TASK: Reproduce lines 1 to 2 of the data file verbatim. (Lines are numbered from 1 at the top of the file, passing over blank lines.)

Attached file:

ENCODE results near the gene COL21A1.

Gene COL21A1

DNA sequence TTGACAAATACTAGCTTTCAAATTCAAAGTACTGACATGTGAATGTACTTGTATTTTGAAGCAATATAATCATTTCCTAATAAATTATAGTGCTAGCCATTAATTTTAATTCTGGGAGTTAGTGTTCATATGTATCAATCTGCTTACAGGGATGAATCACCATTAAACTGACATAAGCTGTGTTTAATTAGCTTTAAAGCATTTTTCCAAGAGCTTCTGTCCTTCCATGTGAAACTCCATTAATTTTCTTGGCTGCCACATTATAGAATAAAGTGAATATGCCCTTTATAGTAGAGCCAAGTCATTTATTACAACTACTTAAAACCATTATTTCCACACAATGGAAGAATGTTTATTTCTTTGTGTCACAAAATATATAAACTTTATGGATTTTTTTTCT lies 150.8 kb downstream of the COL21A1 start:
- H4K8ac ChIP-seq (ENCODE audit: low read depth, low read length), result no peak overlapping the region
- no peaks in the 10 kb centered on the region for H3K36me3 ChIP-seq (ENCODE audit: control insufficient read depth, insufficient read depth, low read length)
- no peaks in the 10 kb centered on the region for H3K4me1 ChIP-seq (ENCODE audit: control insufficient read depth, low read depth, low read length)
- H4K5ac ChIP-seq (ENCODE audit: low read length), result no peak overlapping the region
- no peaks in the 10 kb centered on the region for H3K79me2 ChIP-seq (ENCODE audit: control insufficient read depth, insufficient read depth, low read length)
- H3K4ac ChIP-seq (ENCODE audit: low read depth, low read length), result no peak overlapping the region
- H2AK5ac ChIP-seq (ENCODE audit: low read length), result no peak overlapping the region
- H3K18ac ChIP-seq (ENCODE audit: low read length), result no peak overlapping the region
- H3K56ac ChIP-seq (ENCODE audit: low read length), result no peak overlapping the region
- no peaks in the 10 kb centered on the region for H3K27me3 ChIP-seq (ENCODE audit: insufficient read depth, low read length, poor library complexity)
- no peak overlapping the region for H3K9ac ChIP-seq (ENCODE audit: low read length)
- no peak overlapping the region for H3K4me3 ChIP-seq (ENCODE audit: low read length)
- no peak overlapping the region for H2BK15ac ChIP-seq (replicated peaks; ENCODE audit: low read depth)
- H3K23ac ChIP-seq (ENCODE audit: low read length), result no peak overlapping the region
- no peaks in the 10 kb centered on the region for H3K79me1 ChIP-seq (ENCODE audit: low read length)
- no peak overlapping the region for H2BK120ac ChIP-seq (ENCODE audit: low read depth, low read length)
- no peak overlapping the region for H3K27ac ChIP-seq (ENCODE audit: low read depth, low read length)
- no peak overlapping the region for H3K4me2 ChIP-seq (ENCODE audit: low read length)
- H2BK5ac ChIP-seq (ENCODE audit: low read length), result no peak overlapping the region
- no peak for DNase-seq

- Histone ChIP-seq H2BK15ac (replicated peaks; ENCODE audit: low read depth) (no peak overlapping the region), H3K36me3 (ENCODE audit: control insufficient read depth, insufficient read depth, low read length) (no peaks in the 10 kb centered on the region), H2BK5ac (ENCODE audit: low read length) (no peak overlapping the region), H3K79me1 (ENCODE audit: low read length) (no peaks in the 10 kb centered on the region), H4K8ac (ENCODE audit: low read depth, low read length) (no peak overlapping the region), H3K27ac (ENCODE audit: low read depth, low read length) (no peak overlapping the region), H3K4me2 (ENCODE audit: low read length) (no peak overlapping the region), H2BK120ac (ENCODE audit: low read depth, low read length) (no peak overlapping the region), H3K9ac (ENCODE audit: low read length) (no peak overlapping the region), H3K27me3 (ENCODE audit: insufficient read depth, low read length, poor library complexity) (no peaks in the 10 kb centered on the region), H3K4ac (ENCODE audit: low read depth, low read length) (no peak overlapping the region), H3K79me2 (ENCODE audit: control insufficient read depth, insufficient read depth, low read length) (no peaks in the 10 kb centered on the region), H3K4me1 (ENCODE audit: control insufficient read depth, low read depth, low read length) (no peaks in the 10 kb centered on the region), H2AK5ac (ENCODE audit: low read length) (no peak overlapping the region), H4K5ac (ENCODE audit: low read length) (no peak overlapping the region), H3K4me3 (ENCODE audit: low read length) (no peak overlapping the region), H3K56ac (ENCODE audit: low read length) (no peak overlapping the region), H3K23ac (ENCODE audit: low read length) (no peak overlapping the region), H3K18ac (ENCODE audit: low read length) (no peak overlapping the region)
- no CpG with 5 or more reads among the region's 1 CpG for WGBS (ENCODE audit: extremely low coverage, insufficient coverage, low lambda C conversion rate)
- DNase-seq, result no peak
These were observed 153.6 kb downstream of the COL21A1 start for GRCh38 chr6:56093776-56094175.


ENCODE results near the gene COL21A1.

Gene COL21A1